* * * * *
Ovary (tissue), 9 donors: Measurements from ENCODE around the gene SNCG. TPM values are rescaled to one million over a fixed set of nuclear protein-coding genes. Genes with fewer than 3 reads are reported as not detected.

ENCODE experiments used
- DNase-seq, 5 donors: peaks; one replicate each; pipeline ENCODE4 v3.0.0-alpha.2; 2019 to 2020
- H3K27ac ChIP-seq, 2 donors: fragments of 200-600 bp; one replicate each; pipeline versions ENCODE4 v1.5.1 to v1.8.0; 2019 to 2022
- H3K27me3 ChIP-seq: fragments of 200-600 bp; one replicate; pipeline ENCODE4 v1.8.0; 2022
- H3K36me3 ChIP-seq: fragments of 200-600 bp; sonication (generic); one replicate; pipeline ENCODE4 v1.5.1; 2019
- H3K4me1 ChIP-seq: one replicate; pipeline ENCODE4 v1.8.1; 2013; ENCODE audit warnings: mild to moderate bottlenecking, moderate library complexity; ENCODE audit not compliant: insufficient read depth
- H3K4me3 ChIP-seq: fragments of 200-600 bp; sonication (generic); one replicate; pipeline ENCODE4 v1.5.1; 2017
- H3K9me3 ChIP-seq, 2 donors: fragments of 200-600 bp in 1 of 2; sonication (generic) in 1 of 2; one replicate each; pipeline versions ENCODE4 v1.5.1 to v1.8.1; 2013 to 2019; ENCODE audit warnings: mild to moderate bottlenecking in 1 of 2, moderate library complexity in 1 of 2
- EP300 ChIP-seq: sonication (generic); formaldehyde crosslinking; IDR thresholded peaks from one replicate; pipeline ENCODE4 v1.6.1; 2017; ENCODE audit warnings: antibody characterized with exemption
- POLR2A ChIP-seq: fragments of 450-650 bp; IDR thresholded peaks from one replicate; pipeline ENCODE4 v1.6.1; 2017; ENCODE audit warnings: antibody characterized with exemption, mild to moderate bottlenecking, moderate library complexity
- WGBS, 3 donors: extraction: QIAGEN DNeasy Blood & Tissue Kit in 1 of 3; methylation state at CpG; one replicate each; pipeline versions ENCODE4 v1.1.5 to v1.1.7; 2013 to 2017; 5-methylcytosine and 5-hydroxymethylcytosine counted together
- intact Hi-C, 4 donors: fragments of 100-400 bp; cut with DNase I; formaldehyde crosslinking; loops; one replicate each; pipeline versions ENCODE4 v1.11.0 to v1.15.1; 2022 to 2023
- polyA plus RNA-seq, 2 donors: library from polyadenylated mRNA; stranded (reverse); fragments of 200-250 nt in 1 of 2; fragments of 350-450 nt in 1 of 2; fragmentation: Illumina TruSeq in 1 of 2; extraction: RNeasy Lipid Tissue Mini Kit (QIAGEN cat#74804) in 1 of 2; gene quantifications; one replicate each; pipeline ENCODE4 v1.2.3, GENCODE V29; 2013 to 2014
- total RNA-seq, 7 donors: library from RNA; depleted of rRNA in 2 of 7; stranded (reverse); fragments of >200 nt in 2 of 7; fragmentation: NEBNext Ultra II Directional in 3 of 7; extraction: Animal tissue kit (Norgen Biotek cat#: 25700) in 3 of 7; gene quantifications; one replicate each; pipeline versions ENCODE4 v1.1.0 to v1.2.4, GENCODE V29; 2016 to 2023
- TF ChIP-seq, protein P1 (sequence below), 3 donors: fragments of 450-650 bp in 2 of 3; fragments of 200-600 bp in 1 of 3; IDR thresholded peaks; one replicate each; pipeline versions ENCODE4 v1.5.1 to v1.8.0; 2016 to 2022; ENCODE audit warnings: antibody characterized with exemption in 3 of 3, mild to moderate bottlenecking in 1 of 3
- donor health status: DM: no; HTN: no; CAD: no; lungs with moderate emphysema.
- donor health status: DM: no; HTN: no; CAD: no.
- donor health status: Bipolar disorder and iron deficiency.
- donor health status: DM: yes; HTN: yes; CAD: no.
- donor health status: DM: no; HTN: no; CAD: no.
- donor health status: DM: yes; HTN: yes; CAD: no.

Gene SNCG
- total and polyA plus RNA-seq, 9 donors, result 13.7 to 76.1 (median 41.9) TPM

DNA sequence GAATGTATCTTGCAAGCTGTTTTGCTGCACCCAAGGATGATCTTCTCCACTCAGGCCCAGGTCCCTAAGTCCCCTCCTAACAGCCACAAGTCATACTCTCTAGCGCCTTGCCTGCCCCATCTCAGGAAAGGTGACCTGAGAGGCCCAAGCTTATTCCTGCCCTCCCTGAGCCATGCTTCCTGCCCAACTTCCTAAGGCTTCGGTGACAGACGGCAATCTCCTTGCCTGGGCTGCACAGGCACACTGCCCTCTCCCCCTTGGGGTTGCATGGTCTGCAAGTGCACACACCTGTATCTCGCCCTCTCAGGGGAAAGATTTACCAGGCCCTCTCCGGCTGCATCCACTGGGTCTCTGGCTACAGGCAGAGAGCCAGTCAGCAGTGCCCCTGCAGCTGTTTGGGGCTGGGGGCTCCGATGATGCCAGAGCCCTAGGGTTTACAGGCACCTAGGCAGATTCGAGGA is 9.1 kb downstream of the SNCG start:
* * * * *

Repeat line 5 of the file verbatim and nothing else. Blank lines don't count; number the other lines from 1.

- H3K27me3 ChIP-seq: fragments of 200-600 bp; one replicate; pipeline ENCODE4 v1.8.0; 2022